Cosmology and particle physics stand at a crossroads. In recent years, scientists have put together a remarkably successful model of cosmic evolution and the extraordinarily well tested Standard Model of elementary particles. In the current cosmological model, a rapid burst of expansion - inflation - occurred a tiny fraction of a second after the Big Bang, laying the seeds for the formation of structure in the Universe. Those seeds have been observed as hot and cold regions in the cosmic microwave background (CMB) radiation. The assembly of galaxies from those seeds and the vast web of large-scale structure seen in galaxy surveys was shaped by dark matter, which dominates the mass in galaxies and clusters of galaxies. Finally, the evidence that the cosmic expansion is now accelerating has become incontrovertible, pointing to a Universe dominated by dark energy or else to a modification of Einstein's theory of General Relativity.
The success of the current cosmology rests upon its three mysterious pillars - inflation, particle dark matter, and dark energy - mysterious because they lie outside the Standard Model of particle physics. Cosmology has shown that the Standard Model is incomplete, and that there is new physics waiting to be discovered. In the coming decade, cosmology can help reveal the new physics underlying inflation, dark matter, and cosmic acceleration, and thereby play a critical role in pointing the way to a new paradigm for fundamental physics. The Physics Frontier Center at the Kavli Institute for Cosmological Physics (KICP) will bring together astronomers and physicists, theorists, observers and experimentalists, and early-career scientists and senior researchers from across the cosmology community. Since the complexity of these problems requires multiple, complementary approaches, the Center will enable datasets from different experiments to be combined in powerful new ways. As new discoveries are made, the Center will pursue new directions to promptly follow them up.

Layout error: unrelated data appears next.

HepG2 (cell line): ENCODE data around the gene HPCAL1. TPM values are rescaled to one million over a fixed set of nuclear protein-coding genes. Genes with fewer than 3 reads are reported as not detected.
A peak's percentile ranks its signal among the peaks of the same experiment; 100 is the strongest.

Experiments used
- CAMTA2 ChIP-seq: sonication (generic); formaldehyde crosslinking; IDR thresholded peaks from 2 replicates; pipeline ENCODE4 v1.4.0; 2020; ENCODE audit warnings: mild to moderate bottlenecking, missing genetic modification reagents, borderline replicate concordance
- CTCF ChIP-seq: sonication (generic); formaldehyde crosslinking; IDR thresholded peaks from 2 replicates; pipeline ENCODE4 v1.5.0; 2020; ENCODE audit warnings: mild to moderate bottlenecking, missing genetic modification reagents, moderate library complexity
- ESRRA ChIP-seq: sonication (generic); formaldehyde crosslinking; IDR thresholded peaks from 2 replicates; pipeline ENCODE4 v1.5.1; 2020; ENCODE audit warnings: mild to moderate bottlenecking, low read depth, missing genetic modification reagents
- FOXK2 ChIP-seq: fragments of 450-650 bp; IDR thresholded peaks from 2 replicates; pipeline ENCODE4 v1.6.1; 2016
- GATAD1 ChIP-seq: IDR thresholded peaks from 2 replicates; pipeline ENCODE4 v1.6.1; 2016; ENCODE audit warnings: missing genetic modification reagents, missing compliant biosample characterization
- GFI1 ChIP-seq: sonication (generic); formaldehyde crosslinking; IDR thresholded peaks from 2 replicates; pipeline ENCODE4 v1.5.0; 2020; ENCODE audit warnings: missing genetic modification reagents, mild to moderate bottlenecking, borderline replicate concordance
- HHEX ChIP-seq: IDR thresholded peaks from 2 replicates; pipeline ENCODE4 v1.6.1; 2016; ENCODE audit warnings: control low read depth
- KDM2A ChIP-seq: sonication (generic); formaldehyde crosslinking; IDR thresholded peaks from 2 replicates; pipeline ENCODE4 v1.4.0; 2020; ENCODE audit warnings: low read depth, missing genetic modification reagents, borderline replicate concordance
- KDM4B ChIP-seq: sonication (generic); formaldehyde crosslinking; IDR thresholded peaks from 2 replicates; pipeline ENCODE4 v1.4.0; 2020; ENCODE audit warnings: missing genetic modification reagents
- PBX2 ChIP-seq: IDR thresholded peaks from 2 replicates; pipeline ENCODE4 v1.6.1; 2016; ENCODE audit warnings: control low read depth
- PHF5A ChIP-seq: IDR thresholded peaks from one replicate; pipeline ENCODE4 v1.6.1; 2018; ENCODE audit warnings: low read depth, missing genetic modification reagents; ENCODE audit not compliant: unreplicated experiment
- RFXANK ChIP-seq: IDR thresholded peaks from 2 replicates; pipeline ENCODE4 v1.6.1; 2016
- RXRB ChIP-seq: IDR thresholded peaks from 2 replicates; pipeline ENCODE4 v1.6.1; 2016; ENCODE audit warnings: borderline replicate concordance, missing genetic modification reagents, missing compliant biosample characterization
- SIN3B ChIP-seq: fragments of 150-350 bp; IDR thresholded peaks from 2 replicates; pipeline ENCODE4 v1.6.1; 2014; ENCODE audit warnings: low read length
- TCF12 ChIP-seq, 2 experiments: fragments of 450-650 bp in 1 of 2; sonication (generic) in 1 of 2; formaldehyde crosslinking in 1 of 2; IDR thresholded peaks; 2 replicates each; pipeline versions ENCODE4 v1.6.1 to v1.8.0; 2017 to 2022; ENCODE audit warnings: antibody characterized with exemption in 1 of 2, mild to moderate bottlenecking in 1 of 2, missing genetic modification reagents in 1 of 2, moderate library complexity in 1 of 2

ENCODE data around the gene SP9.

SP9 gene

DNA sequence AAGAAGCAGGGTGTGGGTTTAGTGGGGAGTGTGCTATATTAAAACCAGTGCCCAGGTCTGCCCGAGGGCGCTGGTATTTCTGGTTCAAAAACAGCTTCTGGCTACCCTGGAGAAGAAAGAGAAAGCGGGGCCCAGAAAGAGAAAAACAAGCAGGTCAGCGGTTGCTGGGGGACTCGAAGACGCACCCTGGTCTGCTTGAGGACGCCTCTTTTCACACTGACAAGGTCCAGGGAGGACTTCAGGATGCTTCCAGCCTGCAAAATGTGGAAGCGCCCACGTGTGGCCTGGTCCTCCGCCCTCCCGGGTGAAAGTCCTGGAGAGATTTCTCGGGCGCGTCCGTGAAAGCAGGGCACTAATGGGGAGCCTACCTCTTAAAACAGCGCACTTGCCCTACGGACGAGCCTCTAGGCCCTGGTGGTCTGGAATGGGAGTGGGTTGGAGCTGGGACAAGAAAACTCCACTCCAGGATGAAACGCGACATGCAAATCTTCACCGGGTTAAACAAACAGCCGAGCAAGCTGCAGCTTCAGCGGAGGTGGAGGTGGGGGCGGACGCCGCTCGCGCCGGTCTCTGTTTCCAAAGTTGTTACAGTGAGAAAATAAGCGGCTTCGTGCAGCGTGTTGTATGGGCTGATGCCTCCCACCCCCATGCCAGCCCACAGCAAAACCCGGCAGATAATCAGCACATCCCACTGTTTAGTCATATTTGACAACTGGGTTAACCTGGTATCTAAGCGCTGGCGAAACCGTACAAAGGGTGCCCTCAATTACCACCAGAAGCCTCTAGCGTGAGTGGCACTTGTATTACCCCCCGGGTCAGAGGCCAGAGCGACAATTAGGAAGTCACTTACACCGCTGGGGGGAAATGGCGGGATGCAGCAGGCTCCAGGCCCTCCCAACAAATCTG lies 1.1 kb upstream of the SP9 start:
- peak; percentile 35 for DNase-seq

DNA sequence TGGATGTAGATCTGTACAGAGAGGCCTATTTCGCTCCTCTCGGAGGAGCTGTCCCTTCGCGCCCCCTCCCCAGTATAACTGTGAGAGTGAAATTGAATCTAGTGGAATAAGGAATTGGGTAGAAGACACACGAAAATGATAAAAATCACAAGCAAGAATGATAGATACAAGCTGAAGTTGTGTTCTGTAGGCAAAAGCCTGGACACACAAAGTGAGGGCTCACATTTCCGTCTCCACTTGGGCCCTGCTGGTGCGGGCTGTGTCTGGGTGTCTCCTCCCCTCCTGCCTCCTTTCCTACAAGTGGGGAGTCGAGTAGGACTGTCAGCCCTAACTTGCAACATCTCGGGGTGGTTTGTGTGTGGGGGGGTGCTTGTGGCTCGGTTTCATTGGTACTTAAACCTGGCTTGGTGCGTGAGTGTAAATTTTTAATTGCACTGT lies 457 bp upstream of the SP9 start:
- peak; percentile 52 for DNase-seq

Building upon the accomplishments, investments, and lessons learned over the past ten years of PFC funding, the Center focuses upon reaping the science from the projects that were initiated and developed at the KICP - South Pole Telescope (SPT), Dark Energy Survey (DES), Q/U Imaging Experiment (QUIET), and Chicagoland Observatory for Underground Particle Physics (COUPP) - and elsewhere to help solve these big mysteries. Built around the projects, the Center includes eight Major Activities (MAs), five research Hubs, an international Fellows exchange program, yearly hands-on summer schools, and multiple Education & Outreach partnerships. Twenty-one key collaborators have committed to carrying out specific tasks central to the Center. They come from local institutions, education and outreach partners, institutions around the country, and industry.
Three science MAs are devoted to our research themes: the Inflation MA will take advantage of dramatic advances in measuring CMB polarization to pursue the "Bmode" polarization signature of inflation-produced gravity waves, focusing initially on QUIET and SPTpol while laying the groundwork for future experiments. It will also combine CMB and large-scale structure measurements from DES to test whether the underlying density perturbations are Gaussian, as predicted by the simplest models of inflation. The Dark Energy MA will use the Dark Energy Survey (DES) and South Pole Telescope (SPT) and other future projects to probe the physical origin of cosmic acceleration and test the current paradigm - vacuum energy within Einstein's theory of gravity. The Dark Matter MA will synthesize the upcoming wealth of data from particle colliders, satellites, and ultra-sensitive dark matter detectors to confirm or refute the weakly interacting massive particle (WIMP) hypothesis for dark matter.